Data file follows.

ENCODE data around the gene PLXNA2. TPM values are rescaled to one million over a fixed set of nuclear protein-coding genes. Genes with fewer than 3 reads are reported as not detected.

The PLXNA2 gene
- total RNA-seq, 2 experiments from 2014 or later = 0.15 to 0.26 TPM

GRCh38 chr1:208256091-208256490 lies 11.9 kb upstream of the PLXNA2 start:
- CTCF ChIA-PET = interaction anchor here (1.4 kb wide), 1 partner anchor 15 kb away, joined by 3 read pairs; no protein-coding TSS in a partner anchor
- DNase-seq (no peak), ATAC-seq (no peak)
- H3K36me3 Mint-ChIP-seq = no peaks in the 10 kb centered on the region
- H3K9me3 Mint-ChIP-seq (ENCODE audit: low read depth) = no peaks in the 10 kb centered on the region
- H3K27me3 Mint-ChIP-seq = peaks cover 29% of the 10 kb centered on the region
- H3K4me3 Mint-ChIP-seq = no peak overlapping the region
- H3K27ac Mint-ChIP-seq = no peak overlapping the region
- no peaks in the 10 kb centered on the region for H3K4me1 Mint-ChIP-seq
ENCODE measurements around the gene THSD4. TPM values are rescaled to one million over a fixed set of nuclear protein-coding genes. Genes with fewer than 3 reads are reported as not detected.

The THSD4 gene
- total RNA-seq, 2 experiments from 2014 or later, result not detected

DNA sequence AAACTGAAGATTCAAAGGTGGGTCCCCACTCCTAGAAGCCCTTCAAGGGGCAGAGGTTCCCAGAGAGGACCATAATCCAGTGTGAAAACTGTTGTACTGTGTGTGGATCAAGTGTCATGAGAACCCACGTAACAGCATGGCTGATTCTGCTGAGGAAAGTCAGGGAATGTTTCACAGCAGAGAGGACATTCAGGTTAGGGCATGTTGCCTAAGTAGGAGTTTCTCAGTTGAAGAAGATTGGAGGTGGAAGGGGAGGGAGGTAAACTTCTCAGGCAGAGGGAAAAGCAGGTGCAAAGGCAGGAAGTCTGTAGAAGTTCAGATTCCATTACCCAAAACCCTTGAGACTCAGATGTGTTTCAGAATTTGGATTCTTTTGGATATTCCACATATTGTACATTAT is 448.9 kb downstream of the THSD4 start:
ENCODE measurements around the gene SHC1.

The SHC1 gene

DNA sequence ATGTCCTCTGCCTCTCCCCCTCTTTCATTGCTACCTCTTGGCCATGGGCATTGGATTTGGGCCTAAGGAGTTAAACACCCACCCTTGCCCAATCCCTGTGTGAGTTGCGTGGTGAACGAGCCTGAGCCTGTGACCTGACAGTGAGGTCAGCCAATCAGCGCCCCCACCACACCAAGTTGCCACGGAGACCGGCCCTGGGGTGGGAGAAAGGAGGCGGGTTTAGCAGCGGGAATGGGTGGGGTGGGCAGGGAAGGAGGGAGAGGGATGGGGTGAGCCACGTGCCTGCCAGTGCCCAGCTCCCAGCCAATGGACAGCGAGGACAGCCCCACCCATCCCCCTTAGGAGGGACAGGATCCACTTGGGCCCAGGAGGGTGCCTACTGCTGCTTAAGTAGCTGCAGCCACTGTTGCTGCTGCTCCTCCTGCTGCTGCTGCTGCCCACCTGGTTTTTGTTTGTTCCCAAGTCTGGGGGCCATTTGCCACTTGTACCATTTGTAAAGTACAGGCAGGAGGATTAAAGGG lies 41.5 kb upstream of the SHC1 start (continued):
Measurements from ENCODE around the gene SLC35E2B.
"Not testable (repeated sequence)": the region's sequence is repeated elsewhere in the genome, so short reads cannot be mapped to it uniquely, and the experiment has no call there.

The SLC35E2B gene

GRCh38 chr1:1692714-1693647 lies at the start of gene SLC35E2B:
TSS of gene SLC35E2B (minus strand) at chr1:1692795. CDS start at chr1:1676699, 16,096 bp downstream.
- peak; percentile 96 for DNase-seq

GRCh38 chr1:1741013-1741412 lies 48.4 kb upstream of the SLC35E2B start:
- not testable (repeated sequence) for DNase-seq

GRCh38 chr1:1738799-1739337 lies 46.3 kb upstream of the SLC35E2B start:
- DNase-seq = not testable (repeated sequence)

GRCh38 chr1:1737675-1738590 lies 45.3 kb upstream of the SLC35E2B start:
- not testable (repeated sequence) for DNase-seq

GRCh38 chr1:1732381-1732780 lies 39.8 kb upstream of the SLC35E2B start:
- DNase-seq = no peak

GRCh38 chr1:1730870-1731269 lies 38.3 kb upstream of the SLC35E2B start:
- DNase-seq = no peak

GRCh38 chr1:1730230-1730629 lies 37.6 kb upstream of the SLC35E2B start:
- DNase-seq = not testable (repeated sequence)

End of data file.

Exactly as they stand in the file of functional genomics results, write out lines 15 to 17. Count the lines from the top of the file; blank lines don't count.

- total RNA-seq, 2 experiments from 2014 or later, result not detected

DNA sequence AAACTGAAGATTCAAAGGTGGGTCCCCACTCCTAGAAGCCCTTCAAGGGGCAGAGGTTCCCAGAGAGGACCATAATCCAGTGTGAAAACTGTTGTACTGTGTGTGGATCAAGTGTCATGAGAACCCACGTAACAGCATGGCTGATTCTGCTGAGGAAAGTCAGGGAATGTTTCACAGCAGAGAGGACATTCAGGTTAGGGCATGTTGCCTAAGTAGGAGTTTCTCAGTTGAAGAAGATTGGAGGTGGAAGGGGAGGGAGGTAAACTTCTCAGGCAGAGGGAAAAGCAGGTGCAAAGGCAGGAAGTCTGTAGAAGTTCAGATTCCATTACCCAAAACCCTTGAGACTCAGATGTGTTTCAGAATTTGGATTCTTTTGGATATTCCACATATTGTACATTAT is 448.9 kb downstream of the THSD4 start:
ENCODE measurements around the gene SHC1.